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Induction as "prep" for planned C/S?!

post #1 of 7
Thread Starter 

I've been meaning to ask about this (story was told to me about 4 months ago and it smelled suspicious, but I admit I could be missing something)...


Totally crazy-making, but a very close friend of mine was told she needed to have a C/S right away (during a regular appointment) because her son had IUGR.  I can't remember, but I think it was before 40 weeks-- maybe 38 or 39.  Son was something like 6 lbs, 12 oz...  IOW, not all that tiny, and especially not if I recall correctly, and he was born <40 weeks (first time mom). 


That aside...


She was absolutely clear on the fact that they were going to do a C/S-- so I am as sure as I can be, without actually being her, that this was not her misinterpretation, per se.  She was then told that she needed to be induced first, and was hooked up to pit, etc. for several hours before they wheeled her to the OR for the planned C/S.  I was totally dumbfounded and told her that I had never, ever heard of a woman being induced prior to a scheduled C/S-- not as part of the C/S process, anyway*.


Is there some crazy new (or old) technique, or something I'm missing, that would make induction before a planned C/S... make any sort of sense, whatsoever?


I told her that, unless I was missing something critical, my best guess is that there was a horrifying degree of miscommunication at work, to the point of malpractice...  That either A) her OB had ordered her prepped for a C/S, and someone misunderstood it as an order for induction (and no one admitted the mistake) or B) her OB/whomever decided, what the heck, let's give her a shot at laboring before we section her... but never told my friend that, nor told her that induction and C/S were not part of the same process. 


She KNEW she was having a C/S from the time she stepped in the hospital, but was induced anyway.  Whether or where there was a miscommunication or what, one thing she knows for sure is that no one ever said, "Okay, we're sectioning you now because the induction didn't work."  Because she went into surgery believing the induction was part of the C/S process.  


Anyone?  Thoughts?  Trust, I'd love to be wrong on this one...




*I want to be really clear that my friend had a lot of resentment for her OB "care" and had already concluded that she had been treated poorly throughout her pregnancy.  She was already p!ssed and was interested in my opinion as a layperson with an above-average understanding of birth, interventions, etc., and she always appreciates bluntness in such a case.  Just meaning that I would have been much milder and more non-committal when speaking to just about anyone else-- I don't make it my business to go around picking apart birth stories!

post #2 of 7

sounds weird to me....I have never heard of that!

post #3 of 7
Im a hospital-based midwife and I've never heard of that. Although I do work in Australia and some of our practices are different to the US. I still can't think of any clinical reason for it though.
post #4 of 7

I suspect that there was a misunderstanding.

There is something called a contraction non-stress test.  Oxytocin is given to cause contractions and the fetal response is gauged.  If there were concerns about fetal wellbeing due to poor placental function, this would make the decision to go to c-section clear.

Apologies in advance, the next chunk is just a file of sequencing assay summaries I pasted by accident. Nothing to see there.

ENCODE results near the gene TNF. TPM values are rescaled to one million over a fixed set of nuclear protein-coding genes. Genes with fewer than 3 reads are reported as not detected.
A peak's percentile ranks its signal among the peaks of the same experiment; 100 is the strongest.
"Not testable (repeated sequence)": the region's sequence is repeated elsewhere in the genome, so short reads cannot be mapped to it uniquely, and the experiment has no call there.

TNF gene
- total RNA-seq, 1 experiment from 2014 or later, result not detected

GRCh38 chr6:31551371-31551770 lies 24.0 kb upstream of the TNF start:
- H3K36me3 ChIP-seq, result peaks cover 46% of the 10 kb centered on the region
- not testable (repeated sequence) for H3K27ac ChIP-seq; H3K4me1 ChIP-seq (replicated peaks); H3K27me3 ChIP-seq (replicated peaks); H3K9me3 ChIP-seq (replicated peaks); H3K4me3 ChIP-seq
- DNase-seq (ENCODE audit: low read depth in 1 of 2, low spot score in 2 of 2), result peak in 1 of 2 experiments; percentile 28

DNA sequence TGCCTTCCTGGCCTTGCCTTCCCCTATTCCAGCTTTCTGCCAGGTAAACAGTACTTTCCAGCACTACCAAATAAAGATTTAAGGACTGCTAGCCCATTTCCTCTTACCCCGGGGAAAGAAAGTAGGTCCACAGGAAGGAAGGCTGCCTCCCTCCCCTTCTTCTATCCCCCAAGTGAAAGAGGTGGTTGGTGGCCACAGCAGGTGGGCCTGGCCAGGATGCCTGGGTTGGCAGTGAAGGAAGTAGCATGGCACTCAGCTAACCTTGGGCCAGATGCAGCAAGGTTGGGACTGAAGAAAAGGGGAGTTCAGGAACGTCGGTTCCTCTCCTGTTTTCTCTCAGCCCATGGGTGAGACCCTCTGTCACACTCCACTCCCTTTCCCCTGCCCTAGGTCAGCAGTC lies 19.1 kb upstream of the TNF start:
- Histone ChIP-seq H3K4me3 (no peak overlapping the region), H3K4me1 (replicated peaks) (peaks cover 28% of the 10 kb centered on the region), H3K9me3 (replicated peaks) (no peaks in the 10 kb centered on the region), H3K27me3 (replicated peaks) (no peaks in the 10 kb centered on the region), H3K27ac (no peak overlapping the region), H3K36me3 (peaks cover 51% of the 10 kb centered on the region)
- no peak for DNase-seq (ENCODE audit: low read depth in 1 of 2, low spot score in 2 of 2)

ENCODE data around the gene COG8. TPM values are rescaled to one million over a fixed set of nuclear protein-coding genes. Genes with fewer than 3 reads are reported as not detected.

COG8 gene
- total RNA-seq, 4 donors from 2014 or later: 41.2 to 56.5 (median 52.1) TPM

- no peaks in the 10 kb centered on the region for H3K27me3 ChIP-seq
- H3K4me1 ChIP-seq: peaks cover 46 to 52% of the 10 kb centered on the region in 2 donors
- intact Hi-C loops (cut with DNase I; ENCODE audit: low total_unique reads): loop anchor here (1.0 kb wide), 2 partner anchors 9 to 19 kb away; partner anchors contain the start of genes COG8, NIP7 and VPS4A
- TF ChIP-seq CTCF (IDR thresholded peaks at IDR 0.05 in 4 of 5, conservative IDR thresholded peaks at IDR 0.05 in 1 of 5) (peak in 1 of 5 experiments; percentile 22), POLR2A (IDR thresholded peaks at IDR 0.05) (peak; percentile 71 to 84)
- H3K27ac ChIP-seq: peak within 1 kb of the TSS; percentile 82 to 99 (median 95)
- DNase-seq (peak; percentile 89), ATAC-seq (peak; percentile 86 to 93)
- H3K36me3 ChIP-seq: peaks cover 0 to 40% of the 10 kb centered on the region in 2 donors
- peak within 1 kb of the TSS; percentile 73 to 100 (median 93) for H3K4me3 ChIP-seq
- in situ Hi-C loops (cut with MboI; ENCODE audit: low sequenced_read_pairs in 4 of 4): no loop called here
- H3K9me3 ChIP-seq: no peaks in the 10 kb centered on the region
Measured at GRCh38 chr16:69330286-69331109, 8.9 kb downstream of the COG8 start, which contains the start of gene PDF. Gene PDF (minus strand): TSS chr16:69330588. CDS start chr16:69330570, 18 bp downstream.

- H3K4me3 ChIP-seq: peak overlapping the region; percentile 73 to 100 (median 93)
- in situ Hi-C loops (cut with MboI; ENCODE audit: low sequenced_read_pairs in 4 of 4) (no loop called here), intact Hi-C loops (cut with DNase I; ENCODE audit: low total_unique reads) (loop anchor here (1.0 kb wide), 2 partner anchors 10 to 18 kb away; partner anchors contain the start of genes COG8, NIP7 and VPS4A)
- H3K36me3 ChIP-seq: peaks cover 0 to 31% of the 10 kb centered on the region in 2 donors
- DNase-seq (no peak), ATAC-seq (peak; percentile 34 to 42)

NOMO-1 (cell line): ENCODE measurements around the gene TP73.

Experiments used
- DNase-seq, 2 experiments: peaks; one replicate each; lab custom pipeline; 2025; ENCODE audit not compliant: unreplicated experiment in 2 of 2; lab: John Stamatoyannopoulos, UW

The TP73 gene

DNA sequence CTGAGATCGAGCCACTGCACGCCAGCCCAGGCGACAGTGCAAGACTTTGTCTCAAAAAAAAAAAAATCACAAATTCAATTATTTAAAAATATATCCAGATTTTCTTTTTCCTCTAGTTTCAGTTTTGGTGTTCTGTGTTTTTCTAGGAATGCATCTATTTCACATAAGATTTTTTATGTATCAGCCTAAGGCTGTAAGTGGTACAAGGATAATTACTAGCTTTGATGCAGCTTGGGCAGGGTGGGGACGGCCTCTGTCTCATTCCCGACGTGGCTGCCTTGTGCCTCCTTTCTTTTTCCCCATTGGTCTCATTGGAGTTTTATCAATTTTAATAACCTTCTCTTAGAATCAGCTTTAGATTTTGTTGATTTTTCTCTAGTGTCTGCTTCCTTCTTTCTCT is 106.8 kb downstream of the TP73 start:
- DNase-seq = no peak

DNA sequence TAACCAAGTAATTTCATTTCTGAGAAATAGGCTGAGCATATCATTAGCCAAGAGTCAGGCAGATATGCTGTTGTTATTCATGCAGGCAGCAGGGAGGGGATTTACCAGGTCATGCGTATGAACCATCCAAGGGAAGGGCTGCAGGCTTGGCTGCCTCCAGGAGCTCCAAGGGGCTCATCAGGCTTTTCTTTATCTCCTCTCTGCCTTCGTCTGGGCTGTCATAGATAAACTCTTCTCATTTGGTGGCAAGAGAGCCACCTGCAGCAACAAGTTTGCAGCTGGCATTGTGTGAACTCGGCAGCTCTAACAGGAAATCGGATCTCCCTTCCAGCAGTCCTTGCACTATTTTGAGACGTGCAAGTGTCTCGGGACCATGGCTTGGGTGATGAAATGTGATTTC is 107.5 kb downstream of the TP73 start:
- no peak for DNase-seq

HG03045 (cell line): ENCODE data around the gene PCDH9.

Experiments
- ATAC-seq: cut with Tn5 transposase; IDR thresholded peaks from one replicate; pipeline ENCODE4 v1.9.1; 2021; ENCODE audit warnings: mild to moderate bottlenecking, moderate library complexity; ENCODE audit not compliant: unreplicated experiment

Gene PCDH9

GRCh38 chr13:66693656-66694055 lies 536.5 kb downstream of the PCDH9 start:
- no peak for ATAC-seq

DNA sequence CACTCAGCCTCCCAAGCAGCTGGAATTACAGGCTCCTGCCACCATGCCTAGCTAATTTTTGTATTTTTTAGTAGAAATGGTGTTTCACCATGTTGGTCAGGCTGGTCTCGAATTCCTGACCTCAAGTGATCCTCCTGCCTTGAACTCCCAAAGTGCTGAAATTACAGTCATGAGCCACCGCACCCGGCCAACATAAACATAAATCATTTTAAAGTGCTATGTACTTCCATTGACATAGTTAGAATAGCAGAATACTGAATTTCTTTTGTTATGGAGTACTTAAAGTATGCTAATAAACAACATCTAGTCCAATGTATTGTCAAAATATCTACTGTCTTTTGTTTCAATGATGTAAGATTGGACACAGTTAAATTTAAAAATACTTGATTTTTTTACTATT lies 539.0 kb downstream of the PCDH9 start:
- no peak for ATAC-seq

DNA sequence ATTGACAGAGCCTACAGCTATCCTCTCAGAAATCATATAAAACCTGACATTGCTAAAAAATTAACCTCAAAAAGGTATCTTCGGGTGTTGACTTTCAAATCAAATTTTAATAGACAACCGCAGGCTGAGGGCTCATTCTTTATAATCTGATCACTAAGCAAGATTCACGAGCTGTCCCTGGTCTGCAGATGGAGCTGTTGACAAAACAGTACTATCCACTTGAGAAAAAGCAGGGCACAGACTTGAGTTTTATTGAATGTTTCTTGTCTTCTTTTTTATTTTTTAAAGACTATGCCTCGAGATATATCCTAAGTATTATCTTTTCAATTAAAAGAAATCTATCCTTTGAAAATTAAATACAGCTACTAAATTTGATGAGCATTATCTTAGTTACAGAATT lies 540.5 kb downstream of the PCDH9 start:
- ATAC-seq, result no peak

I have told patients before that there is a concern and delivery is indicated.  If the degree of suspected compromise is great enough, I would offer to go directly to C-section.  However, if there is desire to attempt a vaginal delivery, I would do a contraction non-stress test.  The patient receives oxytocin until contractions start.  Often the fetal heart rate is atypical or even abnormal.  Because the initial contractions are often too mild to actually achieve cervical dilation, I then recommend an "elective" c-section, although in this case it is not truly elective, but the best chance to deliver a non-compromised baby.

If this is the case with your friend, there could definitely be more clear communication.  However, oxytocin before a c-section is not unheard of, particularly when there is concern for compromise in the settling where a vaginal delivery is desired.

post #5 of 7
Thread Starter 

Haelmoon-- such a test wouldn't take several hours, would it?  I'd have to check back with my friend, but I believe it was 3-5 hours' worth of pit.

post #6 of 7
It actually can take several hours for the contractions to start up. Oxytocin doesn't make contractions appear suddenly.
Either, it is unfortunate that the time was not taken to make sure you friend understood what was happening. I hope she and the baby are well.
post #7 of 7
Thread Starter 

Interesting.  Like you said, even if that were the case for my friend, clearly it was not communicated, because she was told she was definitely having a C/S before she was ever admitted to the hospital.  If that really were so-- if there were no way they weren't going to perform a C/S-- it sounds like there'd be no need for the test you described.  Of course, she was treated pretty cr@ppily by the medical establishment throughout her entire pregnancy and birth anyway...


Baby (her first and only) is totally fine.  My friend ended up having a somewhat elective hysterectomy last year... not directly d/t the C/S (or not entirely), but her experience with pregnancy and birth certainly didn't leave her feeling much loyalty to her uterus.  gloomy.gif

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